David Hockney’s Second Tea Painting is an oil on canvas artwork that was created in 1961 while the artist was still a student at the Royal College of Art. The painting measures 91 x 32 inches and is currently held at Tate Britain in London. The piece is part of a larger set of works created by Hockney based on the Typhoo Tea packets.
Known for his colorful and fanciful pieces, Hockney’s early work addressed homoeroticism, which became an important theme in his later work. In addition to painting, he’s also known for his photography where he challenged the camera’s monocular vision by depicting the world from all perspectives.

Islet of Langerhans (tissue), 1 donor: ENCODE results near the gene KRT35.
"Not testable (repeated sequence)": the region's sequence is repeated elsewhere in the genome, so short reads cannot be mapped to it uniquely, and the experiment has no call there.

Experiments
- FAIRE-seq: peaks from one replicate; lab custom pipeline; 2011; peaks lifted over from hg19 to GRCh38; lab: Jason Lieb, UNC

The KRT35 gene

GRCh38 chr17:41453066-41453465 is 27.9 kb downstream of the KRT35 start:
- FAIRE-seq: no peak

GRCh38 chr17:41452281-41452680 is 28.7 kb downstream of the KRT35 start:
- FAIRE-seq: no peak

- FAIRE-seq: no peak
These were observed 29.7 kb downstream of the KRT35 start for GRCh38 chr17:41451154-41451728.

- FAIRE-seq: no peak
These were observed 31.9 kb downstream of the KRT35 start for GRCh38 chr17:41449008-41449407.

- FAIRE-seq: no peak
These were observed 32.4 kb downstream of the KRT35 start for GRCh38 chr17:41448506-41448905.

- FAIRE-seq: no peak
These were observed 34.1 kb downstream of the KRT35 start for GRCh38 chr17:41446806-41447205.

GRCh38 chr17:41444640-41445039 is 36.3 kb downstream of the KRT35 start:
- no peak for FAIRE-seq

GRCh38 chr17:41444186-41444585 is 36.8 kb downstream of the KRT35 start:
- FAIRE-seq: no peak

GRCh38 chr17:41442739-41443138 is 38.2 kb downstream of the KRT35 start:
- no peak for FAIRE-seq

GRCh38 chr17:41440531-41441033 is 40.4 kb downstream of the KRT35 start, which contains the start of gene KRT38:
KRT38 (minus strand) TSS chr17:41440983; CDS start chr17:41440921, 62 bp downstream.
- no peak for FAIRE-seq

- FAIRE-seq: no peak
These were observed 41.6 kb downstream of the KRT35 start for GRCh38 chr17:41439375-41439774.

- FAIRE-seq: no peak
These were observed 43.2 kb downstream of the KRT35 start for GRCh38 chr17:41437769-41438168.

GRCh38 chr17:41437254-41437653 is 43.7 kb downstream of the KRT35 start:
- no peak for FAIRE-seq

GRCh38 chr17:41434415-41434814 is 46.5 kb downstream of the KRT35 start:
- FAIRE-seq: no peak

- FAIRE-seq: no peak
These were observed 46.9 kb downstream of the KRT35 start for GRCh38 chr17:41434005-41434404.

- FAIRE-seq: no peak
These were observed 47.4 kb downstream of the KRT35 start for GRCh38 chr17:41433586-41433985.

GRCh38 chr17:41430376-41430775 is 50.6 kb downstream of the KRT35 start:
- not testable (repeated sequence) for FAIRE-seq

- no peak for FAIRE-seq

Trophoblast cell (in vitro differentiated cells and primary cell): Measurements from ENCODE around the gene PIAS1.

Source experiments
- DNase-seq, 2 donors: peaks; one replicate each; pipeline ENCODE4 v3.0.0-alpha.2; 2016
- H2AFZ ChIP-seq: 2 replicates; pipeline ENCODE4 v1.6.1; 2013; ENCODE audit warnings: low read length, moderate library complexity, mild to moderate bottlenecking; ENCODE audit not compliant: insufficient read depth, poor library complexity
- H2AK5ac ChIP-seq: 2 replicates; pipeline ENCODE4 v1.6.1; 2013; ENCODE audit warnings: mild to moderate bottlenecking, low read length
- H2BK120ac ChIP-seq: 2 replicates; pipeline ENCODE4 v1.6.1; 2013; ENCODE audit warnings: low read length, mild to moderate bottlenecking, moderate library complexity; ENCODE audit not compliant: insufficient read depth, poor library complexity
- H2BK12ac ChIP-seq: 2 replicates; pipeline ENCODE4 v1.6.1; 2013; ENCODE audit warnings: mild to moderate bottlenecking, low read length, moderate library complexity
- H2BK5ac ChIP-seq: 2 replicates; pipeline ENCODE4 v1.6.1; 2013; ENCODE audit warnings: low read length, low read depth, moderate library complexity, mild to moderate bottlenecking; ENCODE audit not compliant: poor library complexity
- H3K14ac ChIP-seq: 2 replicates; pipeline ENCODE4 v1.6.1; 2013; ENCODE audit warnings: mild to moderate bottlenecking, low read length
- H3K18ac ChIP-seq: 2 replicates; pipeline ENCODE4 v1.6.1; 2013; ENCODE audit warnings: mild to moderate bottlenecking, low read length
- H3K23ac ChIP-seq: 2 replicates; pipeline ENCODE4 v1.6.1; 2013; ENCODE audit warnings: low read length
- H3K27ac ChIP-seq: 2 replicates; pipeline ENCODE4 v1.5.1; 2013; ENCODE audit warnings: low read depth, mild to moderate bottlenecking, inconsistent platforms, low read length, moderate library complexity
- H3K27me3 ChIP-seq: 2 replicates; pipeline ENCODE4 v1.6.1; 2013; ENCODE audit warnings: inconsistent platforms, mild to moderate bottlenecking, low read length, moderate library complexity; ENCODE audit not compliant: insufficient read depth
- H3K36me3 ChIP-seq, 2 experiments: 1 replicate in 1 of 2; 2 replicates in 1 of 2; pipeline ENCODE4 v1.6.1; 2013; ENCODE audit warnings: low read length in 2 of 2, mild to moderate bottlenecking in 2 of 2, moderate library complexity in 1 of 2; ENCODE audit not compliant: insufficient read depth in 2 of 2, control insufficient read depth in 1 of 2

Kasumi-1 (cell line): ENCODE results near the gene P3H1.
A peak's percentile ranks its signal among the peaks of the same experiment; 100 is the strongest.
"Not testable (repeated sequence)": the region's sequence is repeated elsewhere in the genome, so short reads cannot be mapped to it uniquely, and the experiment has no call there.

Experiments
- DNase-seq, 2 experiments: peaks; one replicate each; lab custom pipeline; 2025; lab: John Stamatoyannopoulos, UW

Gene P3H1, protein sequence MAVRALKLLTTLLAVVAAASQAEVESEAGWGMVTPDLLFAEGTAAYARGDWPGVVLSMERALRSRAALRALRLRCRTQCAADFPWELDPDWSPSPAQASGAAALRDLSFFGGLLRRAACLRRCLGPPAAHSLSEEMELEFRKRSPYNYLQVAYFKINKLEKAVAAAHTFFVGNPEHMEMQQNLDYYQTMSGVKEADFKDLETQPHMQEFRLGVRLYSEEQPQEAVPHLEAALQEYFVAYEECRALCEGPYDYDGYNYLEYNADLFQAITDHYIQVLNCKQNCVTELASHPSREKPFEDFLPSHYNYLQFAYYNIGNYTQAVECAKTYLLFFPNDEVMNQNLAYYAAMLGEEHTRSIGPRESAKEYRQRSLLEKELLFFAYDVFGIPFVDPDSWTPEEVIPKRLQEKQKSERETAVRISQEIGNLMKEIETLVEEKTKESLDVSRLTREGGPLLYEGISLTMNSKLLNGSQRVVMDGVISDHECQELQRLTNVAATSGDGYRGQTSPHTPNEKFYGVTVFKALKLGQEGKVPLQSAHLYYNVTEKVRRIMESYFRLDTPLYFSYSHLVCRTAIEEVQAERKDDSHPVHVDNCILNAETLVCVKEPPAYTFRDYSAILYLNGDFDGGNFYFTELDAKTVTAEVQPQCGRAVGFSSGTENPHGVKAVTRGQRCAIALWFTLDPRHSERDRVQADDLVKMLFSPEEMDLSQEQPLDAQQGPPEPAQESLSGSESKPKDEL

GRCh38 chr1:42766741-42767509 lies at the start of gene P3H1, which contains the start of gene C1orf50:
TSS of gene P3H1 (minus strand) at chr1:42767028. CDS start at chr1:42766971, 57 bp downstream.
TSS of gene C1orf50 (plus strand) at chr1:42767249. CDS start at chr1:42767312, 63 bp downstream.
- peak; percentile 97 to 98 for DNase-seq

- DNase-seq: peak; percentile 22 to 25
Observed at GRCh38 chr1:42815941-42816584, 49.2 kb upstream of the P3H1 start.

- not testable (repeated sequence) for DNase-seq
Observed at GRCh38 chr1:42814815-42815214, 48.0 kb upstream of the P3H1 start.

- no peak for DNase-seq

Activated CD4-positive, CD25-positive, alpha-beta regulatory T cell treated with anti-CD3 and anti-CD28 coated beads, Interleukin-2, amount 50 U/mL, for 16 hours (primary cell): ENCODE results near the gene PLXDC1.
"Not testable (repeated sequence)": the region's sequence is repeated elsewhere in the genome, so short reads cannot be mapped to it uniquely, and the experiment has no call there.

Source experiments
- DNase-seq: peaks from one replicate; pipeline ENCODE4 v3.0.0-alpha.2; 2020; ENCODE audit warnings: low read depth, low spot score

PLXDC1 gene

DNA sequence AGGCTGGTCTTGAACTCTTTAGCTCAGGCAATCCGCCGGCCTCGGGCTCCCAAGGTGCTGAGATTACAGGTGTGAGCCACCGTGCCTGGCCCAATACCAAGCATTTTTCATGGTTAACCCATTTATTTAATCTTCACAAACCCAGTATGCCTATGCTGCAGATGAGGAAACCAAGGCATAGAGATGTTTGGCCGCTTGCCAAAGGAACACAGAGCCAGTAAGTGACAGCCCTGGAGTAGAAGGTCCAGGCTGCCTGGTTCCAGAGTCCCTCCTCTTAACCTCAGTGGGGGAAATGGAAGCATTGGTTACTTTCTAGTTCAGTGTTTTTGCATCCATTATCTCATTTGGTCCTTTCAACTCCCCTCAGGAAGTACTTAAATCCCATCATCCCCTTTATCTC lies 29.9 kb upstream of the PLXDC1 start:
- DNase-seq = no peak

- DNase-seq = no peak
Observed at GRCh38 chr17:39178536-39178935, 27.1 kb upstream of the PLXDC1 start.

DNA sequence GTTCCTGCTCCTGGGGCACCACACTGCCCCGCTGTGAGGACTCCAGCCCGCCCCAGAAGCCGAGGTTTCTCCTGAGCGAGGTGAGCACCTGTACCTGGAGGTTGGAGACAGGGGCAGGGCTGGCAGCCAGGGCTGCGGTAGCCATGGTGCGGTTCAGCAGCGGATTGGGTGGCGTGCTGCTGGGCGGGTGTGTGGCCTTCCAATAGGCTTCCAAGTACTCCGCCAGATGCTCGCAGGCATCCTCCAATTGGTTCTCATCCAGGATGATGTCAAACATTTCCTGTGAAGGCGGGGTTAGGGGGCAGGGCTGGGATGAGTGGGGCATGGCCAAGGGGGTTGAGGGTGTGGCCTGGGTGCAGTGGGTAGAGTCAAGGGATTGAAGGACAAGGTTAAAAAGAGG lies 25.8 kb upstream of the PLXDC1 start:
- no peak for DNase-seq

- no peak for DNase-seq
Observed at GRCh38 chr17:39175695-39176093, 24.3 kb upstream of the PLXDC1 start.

The Second Tea Painting is titled “Tea Painting in an Illusionistic Style”. It showcases a bold use of color and form as well as attention to detail, particularly evident in the depiction of slight wrinkles on the package. The painting reflects Hockney’s skill as a young artist and provides insight into his creative process during this pivotal period of artistic development.